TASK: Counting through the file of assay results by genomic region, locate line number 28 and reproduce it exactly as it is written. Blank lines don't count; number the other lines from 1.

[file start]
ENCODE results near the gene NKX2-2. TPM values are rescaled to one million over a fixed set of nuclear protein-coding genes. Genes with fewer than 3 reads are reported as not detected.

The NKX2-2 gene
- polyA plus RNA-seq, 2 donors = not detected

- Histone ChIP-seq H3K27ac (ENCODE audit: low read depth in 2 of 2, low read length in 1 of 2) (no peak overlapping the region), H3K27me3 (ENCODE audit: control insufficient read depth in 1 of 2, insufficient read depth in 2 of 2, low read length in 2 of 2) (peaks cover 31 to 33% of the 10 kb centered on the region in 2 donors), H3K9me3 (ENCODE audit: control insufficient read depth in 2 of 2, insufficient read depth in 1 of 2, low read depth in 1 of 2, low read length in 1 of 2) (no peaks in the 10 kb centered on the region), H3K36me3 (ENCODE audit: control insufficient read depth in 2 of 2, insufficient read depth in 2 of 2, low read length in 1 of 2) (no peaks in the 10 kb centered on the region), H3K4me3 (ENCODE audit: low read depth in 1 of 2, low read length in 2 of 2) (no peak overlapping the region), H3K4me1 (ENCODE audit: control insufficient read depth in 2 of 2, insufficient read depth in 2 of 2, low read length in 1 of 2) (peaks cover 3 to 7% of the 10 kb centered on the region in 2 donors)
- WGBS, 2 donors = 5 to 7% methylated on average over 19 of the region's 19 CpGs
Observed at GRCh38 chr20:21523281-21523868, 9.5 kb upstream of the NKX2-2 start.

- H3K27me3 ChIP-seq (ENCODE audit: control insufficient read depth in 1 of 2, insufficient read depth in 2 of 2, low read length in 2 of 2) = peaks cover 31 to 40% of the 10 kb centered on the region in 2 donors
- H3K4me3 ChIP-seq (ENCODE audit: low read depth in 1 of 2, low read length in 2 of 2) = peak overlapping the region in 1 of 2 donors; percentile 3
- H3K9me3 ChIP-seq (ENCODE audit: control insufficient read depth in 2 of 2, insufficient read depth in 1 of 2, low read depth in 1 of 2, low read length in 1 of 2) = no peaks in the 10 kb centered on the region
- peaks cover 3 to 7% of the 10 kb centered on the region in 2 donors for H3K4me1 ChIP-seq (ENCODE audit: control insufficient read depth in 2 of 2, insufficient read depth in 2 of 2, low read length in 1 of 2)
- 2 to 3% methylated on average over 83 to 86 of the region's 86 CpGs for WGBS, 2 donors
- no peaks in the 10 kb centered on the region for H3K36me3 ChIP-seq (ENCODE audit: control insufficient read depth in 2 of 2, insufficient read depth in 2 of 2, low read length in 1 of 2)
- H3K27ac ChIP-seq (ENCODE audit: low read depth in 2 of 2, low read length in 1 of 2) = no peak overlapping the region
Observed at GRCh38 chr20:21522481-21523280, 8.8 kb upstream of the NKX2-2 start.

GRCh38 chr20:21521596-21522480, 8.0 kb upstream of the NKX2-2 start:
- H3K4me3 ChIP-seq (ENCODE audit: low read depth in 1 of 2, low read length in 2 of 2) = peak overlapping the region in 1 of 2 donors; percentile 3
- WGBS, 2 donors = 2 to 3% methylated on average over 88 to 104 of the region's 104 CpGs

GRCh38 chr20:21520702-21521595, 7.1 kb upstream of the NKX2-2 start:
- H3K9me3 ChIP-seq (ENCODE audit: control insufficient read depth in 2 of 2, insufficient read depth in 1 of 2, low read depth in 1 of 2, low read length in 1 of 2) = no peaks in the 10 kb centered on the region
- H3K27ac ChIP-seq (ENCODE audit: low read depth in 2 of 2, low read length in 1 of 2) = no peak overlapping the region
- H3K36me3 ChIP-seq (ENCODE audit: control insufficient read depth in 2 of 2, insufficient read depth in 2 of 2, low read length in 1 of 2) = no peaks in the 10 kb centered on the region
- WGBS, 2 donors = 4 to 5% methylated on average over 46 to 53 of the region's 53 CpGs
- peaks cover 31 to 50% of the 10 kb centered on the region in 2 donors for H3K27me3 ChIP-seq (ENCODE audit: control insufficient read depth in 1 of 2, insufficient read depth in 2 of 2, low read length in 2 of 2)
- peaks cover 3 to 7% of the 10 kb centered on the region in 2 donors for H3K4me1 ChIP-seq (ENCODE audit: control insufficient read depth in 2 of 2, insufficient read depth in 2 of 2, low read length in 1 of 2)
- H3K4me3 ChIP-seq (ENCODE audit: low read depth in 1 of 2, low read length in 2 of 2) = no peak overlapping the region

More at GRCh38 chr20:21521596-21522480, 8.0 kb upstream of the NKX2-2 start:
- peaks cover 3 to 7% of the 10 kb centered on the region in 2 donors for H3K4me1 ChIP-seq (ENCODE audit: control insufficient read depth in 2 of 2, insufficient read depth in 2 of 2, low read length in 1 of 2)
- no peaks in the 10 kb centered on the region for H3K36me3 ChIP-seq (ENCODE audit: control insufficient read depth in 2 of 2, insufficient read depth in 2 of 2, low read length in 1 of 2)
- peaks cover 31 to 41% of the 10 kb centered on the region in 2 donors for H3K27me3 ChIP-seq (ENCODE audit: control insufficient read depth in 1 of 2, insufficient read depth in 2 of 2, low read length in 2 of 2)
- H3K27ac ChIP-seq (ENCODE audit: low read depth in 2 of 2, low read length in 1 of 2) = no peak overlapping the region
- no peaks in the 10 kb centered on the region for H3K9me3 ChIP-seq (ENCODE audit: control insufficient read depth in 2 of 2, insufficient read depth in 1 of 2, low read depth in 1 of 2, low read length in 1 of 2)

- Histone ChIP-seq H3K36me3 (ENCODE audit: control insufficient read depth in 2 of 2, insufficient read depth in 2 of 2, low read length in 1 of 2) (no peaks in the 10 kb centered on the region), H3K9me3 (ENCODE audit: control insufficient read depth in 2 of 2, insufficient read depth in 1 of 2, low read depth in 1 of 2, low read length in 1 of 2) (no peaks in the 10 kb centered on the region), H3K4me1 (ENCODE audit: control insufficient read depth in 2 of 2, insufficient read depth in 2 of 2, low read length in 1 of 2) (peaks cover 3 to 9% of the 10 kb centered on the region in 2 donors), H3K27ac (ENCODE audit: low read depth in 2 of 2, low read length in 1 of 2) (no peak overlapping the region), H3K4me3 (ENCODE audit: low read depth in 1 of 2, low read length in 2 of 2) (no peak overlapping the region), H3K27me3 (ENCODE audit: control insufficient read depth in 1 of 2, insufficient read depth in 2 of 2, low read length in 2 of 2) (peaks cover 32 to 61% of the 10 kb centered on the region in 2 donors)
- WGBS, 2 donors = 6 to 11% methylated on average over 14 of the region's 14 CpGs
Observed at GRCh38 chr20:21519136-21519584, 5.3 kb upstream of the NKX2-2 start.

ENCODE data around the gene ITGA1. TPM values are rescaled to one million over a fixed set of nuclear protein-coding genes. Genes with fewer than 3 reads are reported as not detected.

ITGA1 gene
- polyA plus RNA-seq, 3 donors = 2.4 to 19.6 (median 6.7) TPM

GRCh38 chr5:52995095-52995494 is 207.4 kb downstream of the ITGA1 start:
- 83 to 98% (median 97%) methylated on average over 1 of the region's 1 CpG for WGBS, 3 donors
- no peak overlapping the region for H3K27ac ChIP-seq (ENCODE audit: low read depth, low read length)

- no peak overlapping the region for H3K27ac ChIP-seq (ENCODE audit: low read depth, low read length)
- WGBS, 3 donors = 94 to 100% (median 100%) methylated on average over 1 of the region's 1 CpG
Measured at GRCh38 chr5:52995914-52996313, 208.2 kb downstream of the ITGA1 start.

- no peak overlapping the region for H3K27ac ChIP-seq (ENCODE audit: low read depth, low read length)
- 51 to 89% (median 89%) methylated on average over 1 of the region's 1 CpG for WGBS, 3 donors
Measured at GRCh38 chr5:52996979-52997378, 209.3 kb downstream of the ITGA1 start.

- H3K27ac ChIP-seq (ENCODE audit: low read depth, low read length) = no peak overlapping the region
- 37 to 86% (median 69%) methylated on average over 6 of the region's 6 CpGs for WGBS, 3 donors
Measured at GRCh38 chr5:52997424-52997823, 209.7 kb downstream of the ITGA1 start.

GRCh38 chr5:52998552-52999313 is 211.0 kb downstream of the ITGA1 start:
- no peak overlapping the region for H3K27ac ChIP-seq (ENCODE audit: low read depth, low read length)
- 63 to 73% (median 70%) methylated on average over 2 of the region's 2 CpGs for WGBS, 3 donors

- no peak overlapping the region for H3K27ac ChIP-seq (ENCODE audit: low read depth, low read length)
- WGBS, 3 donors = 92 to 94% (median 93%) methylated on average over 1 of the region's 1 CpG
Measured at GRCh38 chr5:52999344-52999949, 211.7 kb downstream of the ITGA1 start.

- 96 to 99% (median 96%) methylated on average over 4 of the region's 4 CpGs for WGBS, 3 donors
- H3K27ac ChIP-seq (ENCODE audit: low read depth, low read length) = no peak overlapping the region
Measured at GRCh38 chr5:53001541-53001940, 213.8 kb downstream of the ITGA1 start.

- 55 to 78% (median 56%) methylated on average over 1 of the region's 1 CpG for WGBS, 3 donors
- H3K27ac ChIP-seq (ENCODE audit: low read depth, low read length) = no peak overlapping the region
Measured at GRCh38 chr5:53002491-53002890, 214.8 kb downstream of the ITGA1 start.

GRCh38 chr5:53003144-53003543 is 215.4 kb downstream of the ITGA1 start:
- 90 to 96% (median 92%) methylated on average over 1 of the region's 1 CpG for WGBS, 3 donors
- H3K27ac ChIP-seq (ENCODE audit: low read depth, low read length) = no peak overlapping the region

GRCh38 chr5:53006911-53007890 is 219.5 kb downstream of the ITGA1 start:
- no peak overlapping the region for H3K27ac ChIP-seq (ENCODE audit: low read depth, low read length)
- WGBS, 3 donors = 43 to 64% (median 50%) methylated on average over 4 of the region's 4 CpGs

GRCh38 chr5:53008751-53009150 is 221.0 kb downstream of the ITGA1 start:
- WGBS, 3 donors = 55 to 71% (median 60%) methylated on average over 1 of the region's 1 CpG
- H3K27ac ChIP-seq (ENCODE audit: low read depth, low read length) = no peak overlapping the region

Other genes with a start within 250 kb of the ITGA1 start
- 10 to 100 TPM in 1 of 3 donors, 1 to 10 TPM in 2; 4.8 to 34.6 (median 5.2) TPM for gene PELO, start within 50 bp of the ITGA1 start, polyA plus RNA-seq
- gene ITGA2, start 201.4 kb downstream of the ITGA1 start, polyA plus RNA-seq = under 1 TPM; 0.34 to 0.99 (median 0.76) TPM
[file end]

- no peaks in the 10 kb centered on the region for H3K36me3 ChIP-seq (ENCODE audit: control insufficient read depth in 2 of 2, insufficient read depth in 2 of 2, low read length in 1 of 2)